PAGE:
Woodworking

Dear Fellow Journalers,

Another perspective from G.

~Sallie

 

If I could be given any one skill that I don’t have now it would be the ability to work with wood. Who among us hasn’t seen some beautiful piece of furniture, or statue or something made of wood, and hasn’t gone “Isn’t that beautiful !” Well every time I see something like that I say “I wish I could make something like that !”

Back when I was in the Marines I had a friend who was a wood smith. I’d go over to his house just to watch him make that magical transformation from raw wood to something magnificent. I’d watch as he meticulously cut, turn, rub, and angle, sand and polish until that stubborn wood was reborn into a work of art. I was envious of his talent, and remain so to this day of anyone who can wood work

. Have you ever noticed the hands of a master tailor or master barber? Their hands are terribly misshapen and deformed. This comes from years of holding the tools of their craft in a certain way for hours a day on end. The same is true of a master woodworker. Not only are their hands misshapen but they are rough and worn, have cuts and bruises, and broken fingernails. Wood is a hard and tough taskmaster, and does not surrender itself to a transformation easily or readily. You MUST love the craft, and LOVE the wood. But I’ve never known a master woodworker who complained about the price they paid.

One day at my aforementioned friends house, we were sitting at the dining room table. As we were talking about woodworking, he launched into a fabulous monologue. I remember it still: “G I made the table we’re eating off of. I took the wood and shaped it into something my family and friends eat their sustenance off of. While they hardly if ever notice, it gives me great satisfaction knowing they are helped and enjoying their meal on the fruits of my labor. Same is true for the many items around this house I made. It’s doubled when I made something for someone and gave it to them, and now it’s in their home.”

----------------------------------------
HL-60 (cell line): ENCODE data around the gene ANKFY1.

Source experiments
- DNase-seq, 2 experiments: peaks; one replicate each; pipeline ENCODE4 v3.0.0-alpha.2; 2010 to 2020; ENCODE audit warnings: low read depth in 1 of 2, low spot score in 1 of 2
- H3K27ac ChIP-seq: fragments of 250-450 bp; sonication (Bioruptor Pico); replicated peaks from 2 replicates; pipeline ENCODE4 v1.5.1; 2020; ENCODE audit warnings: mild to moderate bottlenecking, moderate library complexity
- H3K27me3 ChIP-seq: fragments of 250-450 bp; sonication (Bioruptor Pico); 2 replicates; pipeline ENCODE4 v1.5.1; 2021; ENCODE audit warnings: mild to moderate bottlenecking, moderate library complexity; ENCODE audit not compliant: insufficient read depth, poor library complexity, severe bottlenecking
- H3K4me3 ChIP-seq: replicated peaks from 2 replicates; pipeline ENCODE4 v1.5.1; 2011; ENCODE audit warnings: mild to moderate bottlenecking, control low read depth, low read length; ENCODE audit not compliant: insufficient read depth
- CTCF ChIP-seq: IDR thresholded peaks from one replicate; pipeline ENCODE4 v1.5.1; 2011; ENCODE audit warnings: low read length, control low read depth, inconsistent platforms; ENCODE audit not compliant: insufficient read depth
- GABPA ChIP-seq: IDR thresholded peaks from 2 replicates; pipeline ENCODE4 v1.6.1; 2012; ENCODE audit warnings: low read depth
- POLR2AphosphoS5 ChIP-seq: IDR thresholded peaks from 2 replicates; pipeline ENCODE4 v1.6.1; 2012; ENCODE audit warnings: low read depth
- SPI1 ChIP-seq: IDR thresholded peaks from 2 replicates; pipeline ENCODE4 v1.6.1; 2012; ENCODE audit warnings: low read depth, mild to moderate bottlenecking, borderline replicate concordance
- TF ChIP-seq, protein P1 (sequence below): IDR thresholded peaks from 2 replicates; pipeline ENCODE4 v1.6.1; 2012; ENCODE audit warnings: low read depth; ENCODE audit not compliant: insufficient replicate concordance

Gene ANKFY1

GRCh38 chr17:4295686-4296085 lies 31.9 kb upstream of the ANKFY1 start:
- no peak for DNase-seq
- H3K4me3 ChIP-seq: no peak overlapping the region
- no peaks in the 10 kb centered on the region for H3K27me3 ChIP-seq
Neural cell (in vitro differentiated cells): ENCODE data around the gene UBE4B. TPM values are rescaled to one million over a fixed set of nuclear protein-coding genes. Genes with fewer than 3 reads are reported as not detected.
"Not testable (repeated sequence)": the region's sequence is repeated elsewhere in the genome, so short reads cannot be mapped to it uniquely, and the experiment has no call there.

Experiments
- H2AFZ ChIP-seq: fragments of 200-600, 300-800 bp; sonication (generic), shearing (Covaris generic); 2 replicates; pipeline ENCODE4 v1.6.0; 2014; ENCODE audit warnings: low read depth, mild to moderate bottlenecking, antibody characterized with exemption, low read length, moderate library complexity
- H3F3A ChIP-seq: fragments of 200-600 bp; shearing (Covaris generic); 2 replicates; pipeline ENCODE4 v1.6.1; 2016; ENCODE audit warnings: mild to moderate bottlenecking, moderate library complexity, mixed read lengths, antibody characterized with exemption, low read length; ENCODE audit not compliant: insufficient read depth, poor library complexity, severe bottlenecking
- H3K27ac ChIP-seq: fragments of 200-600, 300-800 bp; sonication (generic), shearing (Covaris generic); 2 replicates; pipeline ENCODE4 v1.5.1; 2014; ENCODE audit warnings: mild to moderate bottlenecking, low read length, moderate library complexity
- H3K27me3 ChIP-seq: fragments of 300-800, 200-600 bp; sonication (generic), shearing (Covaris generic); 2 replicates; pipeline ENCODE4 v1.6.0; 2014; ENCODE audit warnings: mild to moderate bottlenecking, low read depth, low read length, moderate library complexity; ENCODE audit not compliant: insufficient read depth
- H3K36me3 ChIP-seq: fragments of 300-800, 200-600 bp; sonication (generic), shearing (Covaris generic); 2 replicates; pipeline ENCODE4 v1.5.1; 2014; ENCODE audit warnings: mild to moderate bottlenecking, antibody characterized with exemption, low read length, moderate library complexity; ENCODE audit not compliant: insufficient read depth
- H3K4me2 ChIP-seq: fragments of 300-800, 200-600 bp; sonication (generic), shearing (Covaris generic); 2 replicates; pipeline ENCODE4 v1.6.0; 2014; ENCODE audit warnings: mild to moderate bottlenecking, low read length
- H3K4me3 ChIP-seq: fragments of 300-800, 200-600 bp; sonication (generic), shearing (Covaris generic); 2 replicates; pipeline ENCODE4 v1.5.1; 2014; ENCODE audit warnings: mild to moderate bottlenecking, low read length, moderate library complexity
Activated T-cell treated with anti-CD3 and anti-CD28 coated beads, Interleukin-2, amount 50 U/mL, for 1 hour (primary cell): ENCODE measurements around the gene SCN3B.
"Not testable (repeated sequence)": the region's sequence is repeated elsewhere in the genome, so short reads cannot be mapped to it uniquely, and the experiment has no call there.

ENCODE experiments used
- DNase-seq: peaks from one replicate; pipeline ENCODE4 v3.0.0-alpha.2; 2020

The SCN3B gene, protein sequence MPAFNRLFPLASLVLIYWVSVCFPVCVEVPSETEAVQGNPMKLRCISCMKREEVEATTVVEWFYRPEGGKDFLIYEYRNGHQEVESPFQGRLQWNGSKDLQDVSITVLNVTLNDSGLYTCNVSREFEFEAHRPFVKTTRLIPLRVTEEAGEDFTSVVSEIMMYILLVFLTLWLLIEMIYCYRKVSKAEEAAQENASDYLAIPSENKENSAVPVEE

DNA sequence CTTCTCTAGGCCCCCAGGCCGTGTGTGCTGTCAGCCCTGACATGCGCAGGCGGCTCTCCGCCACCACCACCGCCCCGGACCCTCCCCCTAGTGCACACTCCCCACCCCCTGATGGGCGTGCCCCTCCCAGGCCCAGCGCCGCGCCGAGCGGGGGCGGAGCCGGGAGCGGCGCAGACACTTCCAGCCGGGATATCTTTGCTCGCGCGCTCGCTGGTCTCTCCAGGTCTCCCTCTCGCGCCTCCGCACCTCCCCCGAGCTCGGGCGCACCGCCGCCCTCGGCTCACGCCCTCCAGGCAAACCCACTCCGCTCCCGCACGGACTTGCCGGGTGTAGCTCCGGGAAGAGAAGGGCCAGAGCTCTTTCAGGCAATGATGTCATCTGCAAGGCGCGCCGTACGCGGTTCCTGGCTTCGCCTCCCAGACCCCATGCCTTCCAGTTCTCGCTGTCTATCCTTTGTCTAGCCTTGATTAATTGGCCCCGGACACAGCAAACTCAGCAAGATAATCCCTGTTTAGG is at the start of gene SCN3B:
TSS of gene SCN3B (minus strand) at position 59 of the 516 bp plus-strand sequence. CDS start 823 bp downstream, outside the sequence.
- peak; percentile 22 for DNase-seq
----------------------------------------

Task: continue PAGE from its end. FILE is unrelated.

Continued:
I told him my envy and jealousy of him was now doubled. My friend, and several more, have tried to teach me woodworking over the years, but my hands just don’t have the ability, dexterity, and agility needed to be any good at it. (Never mind the patience!) But I swear to you that I NEVER see a beautiful thing of wood but I don’t envy the hands that created it. Think about it please.

P.S. I haven’t seen or heard from my friend in well over 30 years. We lost track of each other, common for military people. But I think of him often. Why? Because in my home office is a gorgeous chair, MORE beautiful with age then the day it was made. He gave it to me, and I use it almost every day— Thanks pal, you CREATED something from almost nothing, and it is a part of my life. What a legacy, a legacy craved in wood!

 

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